Miguel Angel Jimenez – an ageless legend of European golf

There was a time when golfers licked their lips at the prospect of senior golf and as he prepared for his debut in the MCB Tour Championship at Constance Belle Mare Plage Colin Montgomerie admitted that he made that “mistake”.

The red wine is waiting for Miguel Angel Jimenez

The red wine is waiting for Miguel Angel Jimenez

“You turn fifty and think you’ll win lots of events,” he said. “But the standard is very high and I underestimated that.”

All of which makes the performances of Miguel Angel Jimenez on the main tour all the more extraordinary. At a time when most players notice their power wane Jimenez has done the opposite, winning 13 of his 20 European Tour titles since he turned 40.

The most recent of those wins came last week in the Hong Kong Open, less than one month shy of his 50th birthday (and qualification for the Senior Tour), which means all of the players in this week’s field have an eye on the Spaniard’s stunning feats.

Montgomerie knows exactly what ‘The Mechanic’ (as he is better known on tour) has achieved.

“All credit to him to be winning as he turns fifty on the European Tour,” said the Scot. “It’s something I tried to do – and failed – so I realise what he’s done. And it’s also tremendous that he has come back from a skiing injury earlier this year too. That’s tough at any age never mind fifty.”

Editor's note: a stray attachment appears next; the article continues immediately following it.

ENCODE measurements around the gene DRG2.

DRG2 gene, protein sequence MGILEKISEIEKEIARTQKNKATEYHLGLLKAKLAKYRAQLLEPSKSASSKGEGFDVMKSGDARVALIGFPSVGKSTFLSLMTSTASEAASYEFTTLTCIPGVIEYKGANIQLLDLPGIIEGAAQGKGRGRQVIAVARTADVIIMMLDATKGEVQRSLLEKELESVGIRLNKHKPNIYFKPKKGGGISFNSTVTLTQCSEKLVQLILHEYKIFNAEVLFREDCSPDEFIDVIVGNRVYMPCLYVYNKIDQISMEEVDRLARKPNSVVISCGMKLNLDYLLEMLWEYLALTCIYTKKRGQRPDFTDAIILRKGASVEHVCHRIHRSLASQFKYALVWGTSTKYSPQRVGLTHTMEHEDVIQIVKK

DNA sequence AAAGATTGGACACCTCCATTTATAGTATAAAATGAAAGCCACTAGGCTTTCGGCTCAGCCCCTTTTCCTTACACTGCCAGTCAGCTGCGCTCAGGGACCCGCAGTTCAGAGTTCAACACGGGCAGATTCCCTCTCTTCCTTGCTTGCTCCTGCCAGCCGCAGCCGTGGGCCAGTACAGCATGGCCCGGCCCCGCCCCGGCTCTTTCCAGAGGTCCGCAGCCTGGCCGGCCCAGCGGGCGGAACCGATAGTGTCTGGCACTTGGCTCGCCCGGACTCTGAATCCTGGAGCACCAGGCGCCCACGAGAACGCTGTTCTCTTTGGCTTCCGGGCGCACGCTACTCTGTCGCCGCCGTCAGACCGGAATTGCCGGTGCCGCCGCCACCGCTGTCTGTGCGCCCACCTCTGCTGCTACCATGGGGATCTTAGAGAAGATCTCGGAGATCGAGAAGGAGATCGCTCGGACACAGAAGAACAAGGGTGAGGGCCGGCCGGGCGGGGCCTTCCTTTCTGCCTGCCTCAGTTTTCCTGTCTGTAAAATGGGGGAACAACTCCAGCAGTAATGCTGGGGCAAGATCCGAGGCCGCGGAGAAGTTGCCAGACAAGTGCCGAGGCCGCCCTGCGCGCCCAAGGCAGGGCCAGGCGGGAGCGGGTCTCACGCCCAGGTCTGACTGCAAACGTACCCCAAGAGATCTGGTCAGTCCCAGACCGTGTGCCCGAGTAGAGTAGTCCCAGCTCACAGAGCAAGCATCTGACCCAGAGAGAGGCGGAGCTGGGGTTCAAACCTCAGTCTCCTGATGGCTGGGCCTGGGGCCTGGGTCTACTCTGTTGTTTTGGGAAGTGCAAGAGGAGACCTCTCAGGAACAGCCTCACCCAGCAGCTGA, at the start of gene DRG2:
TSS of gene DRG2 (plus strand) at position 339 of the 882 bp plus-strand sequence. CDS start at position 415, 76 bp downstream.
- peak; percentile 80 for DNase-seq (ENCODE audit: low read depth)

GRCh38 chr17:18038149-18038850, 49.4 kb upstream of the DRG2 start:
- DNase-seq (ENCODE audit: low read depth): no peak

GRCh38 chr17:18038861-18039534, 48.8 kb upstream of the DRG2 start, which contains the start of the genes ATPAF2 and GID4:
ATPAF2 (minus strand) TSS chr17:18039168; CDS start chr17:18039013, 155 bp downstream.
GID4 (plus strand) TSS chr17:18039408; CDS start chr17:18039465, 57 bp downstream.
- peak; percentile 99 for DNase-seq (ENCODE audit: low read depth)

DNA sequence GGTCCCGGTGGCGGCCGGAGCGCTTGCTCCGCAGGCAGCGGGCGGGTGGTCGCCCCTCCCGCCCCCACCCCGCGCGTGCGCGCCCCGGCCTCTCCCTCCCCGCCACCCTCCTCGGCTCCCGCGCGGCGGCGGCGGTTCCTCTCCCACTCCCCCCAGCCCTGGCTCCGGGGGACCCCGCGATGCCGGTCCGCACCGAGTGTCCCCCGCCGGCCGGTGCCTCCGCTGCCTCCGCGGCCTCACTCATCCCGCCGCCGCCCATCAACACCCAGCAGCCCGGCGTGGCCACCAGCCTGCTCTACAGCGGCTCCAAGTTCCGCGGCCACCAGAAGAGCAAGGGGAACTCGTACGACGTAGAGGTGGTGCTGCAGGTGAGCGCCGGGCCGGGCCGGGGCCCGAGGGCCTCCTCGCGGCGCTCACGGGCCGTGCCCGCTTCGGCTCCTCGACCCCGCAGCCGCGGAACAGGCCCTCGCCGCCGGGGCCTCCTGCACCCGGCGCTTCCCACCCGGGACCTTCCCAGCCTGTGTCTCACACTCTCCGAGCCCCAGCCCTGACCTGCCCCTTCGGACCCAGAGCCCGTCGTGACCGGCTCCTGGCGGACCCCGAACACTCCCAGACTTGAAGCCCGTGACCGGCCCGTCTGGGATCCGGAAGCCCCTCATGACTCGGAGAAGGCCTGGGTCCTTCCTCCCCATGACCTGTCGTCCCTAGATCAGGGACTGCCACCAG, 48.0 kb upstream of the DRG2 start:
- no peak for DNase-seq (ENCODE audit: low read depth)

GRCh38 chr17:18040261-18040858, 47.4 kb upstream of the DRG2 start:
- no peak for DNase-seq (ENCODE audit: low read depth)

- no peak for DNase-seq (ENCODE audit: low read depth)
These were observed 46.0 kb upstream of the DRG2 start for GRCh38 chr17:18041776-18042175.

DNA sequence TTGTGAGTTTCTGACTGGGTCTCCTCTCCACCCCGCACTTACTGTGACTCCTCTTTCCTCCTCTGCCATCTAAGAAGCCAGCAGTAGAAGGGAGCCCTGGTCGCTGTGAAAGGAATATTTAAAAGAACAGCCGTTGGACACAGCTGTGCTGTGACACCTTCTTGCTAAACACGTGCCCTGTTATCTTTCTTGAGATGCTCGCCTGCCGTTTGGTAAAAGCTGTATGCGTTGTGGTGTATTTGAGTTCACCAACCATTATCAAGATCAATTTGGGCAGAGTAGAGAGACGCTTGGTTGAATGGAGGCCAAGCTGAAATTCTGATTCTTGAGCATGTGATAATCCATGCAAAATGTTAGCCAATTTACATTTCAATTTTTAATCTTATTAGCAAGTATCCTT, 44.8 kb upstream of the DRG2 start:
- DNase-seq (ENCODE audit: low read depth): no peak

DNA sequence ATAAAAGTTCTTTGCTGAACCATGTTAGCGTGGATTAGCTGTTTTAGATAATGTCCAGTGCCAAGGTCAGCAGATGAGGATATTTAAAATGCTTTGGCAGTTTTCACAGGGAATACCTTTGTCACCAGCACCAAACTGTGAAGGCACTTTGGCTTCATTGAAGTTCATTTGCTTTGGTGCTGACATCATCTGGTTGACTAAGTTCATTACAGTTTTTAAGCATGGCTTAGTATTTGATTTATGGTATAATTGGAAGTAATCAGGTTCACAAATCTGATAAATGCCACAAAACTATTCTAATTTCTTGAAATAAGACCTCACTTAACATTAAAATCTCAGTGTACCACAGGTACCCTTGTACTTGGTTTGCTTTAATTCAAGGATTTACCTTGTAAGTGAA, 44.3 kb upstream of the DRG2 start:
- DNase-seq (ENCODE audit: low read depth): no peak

The latter point prompted Steen Tinning to point out that Jimenez is “sneaky fit“. “Trust me,” said the Dane. “We all know about the red wine and the cigars, but he does his stuff in the fitness centre. He might not look fit, but he is.”

What amazes the world of golf is that the Malaga native’s early career gave no hint at what was to come. Roger Chapman remembers his entrance in the early-1990s: “He was a good player, but he was just that – another good Spanish player and there are lots of them. Not many achieve what he has done.”

So what turned a solid tour pro into a multiple winner with four Ryder Cup appearances? Perhaps the Ryder Cup holds the key because in 1997 many in the sport raised eyebrows when Seve Ballesteros made Jimenez a vice-captain.

He not only helped the team to victory, but was inspired by the experience to become an actor in the production rather than a scene shifter, something Montgomerie appreciates more than most: “I captained the team in 2010 and when we were struggling in the final day singles Miguel came up trumps for me. He was the oldest player in a team of major winners. He’s very good. Very few people improve in their 40s, but he’s one.”

The Ryder Cup remains a motivation. After victory in Hong Kong he was asked about his future on the Senior Tour and said: “If I play the way I am playing this week I will be in the Ryder Cup. I would love to be part of the team again.”

If he does gain selection he will become Europe’s oldest ever Ryder Cup performer. If not the Senior Tour players, currently practising on the Legends course ahead of Friday’s first round, have red wine ready and waiting for him.

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